I have been a teacher of Mathematics and Physics since 2008. I earned a BA in Mathematics and a MS in Statistics. I believe every student can learn and it's the job of the teacher to ensure that the student's unique learning style is activated. I am certified to teach Physics and Mathematics, and am currently working as an instructor of Mathematics and Programming at the Interactive College of Technology and Kennesaw State University. I believe when a subject is presented correctly, any student can develop a love for it. I have taught elementary students, high school students and college students, everything from basic Arithmetic to Vector Calculus and Complex Analysis. My experiences as a teacher have led me to stress the importance of realizing what the transferable skills are from Mathematics and that it is a human endeavor, above all else. I take a holistic approach to teaching, which means that students are expected to reason through problems algebraically, graphically, pictorially and verbally. When students are able to synthesize these four approaches to concept mastery, real understanding emerges, and students, perhaps for the first times in their lives, see what they are truly doing. Thanks for reading my profile, and I am eager to help your child discover the beauty of Mathematics, Statistics and Physics.
Undergraduate Degree: CUNY Queens College - Bachelor in Arts, Mathematics
Graduate Degree: Kennesaw State University - Master of Science, Applied Statistics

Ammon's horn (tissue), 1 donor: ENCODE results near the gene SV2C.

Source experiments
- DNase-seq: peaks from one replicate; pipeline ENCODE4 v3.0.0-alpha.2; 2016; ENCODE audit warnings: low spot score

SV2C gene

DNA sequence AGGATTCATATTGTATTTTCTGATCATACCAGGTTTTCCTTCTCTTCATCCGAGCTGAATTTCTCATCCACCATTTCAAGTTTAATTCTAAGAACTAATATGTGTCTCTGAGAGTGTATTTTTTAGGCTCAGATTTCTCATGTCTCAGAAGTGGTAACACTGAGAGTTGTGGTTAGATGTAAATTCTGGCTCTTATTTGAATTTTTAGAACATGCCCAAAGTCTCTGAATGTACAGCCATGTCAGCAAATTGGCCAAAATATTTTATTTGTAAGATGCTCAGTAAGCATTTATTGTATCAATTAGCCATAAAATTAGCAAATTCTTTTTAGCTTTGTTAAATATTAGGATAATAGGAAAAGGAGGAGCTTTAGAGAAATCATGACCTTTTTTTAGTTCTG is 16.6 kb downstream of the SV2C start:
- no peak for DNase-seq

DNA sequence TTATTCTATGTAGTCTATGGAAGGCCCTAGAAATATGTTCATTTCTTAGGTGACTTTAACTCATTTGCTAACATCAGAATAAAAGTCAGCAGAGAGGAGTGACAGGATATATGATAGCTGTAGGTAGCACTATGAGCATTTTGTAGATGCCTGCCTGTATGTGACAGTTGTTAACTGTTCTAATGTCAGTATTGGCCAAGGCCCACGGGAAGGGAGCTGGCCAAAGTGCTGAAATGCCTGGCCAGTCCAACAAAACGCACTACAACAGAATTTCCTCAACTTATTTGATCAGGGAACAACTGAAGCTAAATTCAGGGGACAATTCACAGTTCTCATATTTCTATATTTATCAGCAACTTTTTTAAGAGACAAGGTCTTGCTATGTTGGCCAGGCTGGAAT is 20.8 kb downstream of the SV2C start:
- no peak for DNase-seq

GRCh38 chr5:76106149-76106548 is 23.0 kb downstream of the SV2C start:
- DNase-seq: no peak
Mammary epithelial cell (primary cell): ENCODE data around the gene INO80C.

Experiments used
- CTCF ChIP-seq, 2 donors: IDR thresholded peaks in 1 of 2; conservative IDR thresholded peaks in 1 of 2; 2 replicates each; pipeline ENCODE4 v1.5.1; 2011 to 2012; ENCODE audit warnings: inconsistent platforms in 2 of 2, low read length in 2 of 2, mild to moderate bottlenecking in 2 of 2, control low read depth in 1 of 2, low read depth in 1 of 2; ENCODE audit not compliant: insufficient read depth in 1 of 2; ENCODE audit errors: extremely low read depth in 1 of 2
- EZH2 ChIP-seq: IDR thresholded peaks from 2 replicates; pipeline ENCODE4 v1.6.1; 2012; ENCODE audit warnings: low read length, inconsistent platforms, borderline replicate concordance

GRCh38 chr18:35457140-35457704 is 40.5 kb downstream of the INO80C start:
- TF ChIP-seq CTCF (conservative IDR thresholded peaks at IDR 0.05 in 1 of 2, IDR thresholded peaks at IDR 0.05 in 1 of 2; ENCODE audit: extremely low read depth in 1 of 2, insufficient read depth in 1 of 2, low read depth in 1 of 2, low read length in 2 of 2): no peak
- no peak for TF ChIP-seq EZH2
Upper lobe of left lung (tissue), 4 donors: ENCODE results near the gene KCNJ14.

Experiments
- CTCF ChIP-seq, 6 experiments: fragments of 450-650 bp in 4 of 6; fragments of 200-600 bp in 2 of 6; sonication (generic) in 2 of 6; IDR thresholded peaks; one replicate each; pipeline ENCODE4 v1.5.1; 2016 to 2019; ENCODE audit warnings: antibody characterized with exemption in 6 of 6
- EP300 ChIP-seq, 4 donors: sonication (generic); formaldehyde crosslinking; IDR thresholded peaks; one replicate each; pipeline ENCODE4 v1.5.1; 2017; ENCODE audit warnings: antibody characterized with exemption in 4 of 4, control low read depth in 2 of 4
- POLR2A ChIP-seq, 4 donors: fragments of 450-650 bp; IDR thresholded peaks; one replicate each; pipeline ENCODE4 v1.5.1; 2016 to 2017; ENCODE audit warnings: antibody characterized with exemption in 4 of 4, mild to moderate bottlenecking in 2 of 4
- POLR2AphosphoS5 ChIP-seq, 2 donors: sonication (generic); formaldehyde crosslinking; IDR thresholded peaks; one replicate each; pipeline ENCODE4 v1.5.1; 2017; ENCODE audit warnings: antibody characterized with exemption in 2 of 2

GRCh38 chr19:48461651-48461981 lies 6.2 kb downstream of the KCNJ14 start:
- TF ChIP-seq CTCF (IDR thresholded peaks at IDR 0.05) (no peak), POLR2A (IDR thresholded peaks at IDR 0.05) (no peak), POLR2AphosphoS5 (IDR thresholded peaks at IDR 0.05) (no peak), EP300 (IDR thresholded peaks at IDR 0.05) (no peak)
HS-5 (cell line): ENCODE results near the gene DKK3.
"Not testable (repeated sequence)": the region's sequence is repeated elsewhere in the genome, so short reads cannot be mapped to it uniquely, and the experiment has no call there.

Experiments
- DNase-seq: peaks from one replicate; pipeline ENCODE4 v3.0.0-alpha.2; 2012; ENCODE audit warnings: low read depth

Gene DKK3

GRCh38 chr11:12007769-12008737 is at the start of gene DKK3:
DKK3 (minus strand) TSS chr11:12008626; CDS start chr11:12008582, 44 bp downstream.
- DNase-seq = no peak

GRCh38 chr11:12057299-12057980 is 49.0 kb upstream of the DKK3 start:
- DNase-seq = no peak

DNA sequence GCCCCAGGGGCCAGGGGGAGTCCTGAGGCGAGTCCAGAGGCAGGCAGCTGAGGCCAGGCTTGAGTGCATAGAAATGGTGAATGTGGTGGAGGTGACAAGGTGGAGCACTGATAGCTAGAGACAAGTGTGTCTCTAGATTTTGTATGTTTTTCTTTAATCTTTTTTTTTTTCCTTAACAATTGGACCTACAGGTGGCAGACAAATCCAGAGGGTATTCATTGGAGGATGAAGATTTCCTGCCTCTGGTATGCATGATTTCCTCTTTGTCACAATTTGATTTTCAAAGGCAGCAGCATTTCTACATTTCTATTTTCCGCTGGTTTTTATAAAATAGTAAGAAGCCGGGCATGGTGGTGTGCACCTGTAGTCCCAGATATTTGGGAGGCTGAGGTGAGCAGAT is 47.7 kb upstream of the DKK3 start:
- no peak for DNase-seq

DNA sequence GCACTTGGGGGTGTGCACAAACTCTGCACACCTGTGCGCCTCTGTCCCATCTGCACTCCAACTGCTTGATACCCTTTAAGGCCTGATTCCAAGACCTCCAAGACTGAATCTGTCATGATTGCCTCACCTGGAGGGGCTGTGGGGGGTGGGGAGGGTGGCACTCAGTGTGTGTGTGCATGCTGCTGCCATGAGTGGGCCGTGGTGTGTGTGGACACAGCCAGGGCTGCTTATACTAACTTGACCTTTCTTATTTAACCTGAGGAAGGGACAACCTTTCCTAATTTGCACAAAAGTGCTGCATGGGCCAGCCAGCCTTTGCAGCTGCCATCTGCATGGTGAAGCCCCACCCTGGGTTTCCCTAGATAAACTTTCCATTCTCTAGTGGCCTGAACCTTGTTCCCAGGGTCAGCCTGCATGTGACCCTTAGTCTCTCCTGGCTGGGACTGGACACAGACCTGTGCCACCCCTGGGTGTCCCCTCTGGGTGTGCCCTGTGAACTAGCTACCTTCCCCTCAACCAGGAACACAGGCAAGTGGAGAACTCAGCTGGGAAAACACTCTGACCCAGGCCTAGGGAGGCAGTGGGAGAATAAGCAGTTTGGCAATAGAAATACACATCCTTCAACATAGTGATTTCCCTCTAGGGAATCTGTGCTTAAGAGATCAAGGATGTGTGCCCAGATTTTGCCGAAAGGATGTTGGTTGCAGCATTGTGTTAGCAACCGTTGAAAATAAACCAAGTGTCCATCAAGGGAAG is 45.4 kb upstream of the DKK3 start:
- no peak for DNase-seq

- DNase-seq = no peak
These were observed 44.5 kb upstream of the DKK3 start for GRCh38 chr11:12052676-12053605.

Elementary School Math
High School English
High School Physics
What is your teaching philosophy?
I strive to ensure that each hour we spend together is very productive and results in real improvements that are immediately visible in schoolwork.
What might you do in a typical first session with a student?
Since time is limited, it's important to assess a student's strengths and weaknesses and address the weaknesses as quickly as possible so that improvements can be made promptly.
How can you help a student become an independent learner?
When we work together, we can do one problem. Then the student should immediately do a similar problem, with minimal input from me. That's how you can make rapid progress and prepare for tests well.
How would you help a student stay motivated?
This is a deeply philosophical question. It's a matter of connecting with people well and understanding what they value in life. Once education is connected to what a person values, the process of learning becomes more meaningful because it's bringing a person toward a desired goal.
If a student has difficulty learning a skill or concept, what would you do?
It's important to return to the fundamentals to ensure that they are 100% mastered. Once the fundamentals are in place, we build by beginning with simple, but still relevant examples. These are then used as a scaffolding toward more complex examples. Of course, it's also important to explain concepts from different perspectives, as there are many kinds of learners.
How do you help students who are struggling with reading comprehension?
Once, I was working with a third grader to help him improve his reading. We started reading much less and focused more on vividly imagining the meaning of each sentence. This has the immediate effect of making each word read assume a new level of clarity.
What strategies have you found to be most successful when you start to work with a student?
It's very important to always allow each person to start from a place of success, even if that success seems small. This single step can then lead to much greater progress.